But, I just want you to know that we are here for you. If you still have an expense account, hop a Jet Blue and we'll give you a good old California group hug and we'll wipe away those tears.
And let me remind you of some words from a very clever man that might put a smile back on your face. Oscar Wilde said that when you're in the gutter, you can look down -- or you can look up at the stars.
(You could also look over to Silicon Valley and see the new media stars: Google, Yahoo, Ebay, Craigslist and more...but that would only upset you and there is no sense in that.)
Here is Corante:
Is New York still the center of the known media universe?. . .
Posted by Dominic Basulto
It may lack the intensity of the West Coast/East Coast hip-hop rap rivalries of the 1990's, but it looks like Silicon Valley's Internet media elite could be trying to start a beef with New York's midtown media elite. Tom Foremski of SiliconValleyWatcher weighs in on the current state of the media industry after a recent visit to New York City:
"It's a shame that the center of the media industry has moved to Silicon Valley and nobody told New York :-) I should write Mayor Bloomberg a letter about that. It would point out that many Silicon Valley companies such as Google, Yahoo, and Ebay, are in fact media companies. They are technology enabled media companies. They publish digital rather than paper pages but they carry content and advertising just like a newspaper or magazine paper page.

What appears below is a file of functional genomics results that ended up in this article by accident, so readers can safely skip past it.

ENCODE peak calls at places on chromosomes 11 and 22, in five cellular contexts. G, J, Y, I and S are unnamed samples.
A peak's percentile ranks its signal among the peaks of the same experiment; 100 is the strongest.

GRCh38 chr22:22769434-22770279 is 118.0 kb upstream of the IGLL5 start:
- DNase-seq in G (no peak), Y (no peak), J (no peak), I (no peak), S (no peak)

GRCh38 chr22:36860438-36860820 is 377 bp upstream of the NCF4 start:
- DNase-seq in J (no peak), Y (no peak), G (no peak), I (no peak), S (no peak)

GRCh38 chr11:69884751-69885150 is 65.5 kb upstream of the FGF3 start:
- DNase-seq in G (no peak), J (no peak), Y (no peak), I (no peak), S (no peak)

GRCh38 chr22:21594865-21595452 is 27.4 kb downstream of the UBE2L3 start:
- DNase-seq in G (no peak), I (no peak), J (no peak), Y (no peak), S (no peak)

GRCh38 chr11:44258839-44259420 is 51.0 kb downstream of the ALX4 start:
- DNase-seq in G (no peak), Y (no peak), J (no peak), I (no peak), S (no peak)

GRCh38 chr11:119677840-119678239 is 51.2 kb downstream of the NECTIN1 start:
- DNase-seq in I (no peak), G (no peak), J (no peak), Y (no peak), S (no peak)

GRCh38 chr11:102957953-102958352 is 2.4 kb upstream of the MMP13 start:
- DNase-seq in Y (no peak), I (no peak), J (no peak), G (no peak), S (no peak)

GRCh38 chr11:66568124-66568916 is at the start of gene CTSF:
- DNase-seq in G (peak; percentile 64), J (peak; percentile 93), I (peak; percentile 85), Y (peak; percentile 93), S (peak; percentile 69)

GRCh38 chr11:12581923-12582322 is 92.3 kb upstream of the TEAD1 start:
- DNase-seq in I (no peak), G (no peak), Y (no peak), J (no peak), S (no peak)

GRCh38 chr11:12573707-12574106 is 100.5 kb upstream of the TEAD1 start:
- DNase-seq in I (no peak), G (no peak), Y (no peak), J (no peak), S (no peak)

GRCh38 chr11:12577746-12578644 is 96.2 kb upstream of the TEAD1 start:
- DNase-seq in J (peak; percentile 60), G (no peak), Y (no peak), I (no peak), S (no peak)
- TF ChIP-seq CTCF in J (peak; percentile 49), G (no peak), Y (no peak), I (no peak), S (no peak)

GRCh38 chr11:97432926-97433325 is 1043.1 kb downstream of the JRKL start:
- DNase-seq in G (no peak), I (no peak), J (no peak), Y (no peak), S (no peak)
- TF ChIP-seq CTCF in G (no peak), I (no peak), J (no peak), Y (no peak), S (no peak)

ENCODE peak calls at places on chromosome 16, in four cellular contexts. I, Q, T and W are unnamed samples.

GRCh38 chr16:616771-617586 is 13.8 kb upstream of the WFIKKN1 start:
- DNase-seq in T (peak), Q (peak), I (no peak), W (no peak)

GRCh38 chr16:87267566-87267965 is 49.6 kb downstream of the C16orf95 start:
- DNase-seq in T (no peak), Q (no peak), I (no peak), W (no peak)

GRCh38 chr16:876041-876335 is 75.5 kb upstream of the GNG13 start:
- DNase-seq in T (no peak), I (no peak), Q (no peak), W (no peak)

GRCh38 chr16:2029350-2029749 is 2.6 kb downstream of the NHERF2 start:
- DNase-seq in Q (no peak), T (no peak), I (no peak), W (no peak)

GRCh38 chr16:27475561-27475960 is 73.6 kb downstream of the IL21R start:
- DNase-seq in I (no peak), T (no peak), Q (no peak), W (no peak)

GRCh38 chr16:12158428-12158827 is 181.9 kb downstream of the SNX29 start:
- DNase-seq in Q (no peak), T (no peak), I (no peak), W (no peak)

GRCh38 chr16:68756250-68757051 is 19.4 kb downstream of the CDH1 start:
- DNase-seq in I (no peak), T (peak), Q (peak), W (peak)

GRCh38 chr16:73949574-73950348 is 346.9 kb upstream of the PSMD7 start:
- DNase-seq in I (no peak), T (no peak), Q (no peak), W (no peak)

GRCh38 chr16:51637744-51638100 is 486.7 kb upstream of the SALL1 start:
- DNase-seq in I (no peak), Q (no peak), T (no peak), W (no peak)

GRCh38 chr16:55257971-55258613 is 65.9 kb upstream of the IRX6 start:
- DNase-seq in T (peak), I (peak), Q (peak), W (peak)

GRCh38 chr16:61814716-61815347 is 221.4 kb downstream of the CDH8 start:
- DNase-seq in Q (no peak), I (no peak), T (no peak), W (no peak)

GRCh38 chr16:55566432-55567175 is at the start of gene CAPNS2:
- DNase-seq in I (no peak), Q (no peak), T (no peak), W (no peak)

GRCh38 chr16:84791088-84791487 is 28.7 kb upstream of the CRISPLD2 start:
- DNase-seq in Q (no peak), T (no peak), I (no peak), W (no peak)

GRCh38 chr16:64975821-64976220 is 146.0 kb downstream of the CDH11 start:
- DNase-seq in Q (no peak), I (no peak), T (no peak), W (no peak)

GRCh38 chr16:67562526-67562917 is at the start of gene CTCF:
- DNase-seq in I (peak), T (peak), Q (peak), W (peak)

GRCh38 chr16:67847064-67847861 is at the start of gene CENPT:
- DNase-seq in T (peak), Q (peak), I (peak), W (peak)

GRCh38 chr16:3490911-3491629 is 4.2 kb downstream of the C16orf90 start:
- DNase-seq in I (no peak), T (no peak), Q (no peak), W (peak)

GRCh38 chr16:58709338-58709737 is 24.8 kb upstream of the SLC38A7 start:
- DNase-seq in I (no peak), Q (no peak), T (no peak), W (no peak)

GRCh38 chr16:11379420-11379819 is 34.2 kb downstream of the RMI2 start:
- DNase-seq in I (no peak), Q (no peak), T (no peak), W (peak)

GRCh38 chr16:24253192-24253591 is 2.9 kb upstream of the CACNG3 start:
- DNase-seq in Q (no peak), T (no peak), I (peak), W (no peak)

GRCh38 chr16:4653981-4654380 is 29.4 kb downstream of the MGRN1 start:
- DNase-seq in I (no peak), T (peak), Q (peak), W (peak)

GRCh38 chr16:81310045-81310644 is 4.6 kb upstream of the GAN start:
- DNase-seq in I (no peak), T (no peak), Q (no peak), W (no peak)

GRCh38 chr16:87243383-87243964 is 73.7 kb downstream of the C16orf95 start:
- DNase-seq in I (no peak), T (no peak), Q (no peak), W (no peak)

And our media industry is growing like gangbusters while New York's is not. Our media industry is hiring like crazy (Yahoo has 700 new positions to fill, Google a similar number) while New York's media industry continues to cut jobs and budgets..."
Open up your WiFi and help bridge that digital divide . . . Google makes it safe
Google has released a nifty utility that protects users of public WiFi hotspots from others that might want to steal their digital identities or conduct other mischief. The Google application encrypts your wireless broadcasts with 128-bit encryption--it's a steel vault around every airborne packet.
But it is much more than a nifty utility. Potentially, I think this could be a killer piece of technology. Because now, I don't need to lock up my WiFi network. I can hang the antenna out the window as was once very common in San Francisco, and share the cloud.
This is the way we bridge the digital divide ladies and gentlemen. This is how ubiquitous WiFi comes into being 5 years sooner, imho.